Justice Ginsburg’s Failing Health

Justice Ruth Bader Ginsburg continues to be in the news as questions mount over her health and ability to serve on the US Supreme Court. Most recently, she underwent, “Surgery to remove two malignant nodules from her left lung, the Supreme Court says.”

Yet a week ago, she was the picture of health and vigor, announcing, “My health is fine, ribs are almost repaired.” These two announcements, a week apart, don’t pass the smell test. Much like Hillary Clinton’s excellent health and fitness to serve as president despite her falls, double vision, and coughing spells

As a physician, allow me to play doctor here, with the required caveat that I am not Justice Ginsburg’s physician, have not met or diagnosed her, and am only relying on reports from our scrupulously honest and accurate American journalists.

Am I playing armchair doctor? Perhaps. Just as 60,000 mental health professionals signed a petition stating,

We, the undersigned mental health professionals, believe in our professional judgment that Donald Trump manifests a serious mental illness that renders him psychologically incapable of competently discharging the duties of President of the United States.

Mental health is a bit more nebulous than cancer. We all have elements of many personality disorders, but that doesn’t make us mentally ill. Trump’s bravado and swagger may offend the sensibilities of New England liberals who view his tweets as psychopathology, rather than Trump’s pathway around an obstructive and hostile mainstream media.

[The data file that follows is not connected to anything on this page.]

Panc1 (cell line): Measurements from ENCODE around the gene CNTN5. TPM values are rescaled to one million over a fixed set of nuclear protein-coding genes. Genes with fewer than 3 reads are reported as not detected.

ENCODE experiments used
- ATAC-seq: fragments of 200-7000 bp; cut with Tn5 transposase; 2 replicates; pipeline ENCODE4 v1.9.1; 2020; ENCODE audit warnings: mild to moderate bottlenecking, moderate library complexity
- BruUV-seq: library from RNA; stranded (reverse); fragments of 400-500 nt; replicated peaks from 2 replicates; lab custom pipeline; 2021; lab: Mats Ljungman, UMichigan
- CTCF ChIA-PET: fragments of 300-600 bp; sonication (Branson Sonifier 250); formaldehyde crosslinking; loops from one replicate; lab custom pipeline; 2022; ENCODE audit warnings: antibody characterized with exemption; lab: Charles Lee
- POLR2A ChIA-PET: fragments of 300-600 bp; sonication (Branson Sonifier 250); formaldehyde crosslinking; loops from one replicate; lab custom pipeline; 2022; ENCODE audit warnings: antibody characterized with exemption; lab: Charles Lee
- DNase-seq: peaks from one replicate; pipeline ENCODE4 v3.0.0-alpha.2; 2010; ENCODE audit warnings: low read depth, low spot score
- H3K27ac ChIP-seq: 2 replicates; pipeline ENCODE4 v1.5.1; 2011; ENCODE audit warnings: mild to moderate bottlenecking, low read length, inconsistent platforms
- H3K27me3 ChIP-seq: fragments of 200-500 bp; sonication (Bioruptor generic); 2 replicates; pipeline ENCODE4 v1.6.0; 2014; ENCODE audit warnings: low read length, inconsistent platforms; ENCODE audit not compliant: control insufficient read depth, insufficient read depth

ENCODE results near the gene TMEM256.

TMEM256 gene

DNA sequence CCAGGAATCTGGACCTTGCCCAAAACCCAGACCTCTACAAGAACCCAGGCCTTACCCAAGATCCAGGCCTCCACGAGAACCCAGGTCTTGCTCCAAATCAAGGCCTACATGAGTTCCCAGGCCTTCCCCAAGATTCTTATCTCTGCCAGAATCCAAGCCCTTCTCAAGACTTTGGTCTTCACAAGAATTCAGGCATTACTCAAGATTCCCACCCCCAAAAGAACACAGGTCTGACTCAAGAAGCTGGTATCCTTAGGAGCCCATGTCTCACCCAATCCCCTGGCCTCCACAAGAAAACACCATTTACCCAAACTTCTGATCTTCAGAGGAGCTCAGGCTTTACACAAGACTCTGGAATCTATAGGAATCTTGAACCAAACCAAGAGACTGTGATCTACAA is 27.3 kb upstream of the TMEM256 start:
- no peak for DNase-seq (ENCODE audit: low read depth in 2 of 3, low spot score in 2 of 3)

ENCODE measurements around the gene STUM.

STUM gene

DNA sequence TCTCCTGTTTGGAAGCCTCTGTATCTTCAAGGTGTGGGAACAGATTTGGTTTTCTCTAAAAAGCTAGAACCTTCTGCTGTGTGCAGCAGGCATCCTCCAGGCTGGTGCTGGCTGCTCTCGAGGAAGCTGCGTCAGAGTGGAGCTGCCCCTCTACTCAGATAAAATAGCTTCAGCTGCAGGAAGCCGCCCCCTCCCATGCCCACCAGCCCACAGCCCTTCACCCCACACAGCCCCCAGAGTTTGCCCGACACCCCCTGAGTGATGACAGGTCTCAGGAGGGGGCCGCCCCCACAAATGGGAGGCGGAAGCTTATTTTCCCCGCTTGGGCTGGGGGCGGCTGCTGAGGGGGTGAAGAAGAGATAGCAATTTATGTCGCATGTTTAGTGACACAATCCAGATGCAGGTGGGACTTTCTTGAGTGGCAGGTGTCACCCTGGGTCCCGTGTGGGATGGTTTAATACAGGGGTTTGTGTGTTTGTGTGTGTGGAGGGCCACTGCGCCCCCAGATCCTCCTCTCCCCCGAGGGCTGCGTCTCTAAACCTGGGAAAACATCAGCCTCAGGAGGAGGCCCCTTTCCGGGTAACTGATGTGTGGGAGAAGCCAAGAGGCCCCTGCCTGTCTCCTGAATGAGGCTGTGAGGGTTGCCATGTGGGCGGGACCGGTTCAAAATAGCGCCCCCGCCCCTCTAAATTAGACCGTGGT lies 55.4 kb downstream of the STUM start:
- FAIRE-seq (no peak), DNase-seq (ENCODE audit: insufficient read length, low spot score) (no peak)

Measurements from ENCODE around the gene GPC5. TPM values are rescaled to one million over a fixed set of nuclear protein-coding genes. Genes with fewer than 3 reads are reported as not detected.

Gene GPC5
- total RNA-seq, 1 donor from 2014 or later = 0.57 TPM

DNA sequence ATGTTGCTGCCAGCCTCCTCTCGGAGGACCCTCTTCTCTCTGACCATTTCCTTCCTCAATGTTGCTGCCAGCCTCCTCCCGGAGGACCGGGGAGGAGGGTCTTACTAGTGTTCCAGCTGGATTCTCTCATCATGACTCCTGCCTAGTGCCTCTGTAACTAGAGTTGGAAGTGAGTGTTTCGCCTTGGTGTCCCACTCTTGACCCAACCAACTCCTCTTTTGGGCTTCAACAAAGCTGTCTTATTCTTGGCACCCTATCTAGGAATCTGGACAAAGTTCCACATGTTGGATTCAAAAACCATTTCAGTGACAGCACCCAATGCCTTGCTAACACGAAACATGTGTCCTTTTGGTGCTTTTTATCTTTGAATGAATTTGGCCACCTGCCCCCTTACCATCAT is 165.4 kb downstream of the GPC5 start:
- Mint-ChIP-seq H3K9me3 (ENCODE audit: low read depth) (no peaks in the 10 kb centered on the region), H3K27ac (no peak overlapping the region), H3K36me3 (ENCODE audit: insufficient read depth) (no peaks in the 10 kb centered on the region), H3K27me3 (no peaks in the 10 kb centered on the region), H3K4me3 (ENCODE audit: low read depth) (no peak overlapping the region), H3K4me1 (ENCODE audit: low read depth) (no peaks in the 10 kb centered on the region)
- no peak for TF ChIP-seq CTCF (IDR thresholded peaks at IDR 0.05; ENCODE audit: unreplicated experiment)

Let’s look at Justice Ginsburg’s recent well publicized medical history. She had surgery, “To remove two malignant nodules from her left lung.” These were found, “[i]ncidentally during tests she received while being treated for rib fractures sustained in a fall last month.” In other words, during an x-ray or other scan after her fall.

This means her recent lung surgery was scheduled in advance. So much for her assertion that, “My health is fine.” I suppose it’s a Clintonesque parsing of what the meaning of “fine” or “health” is.

As both nodules, “were found to be malignant during an initial evaluation,” she, “underwent a pulmonary lobectomy.” This means removing one of her five lung lobes via thoracic surgery, certainly not a small undertaking, especially in a frail 85-year-old.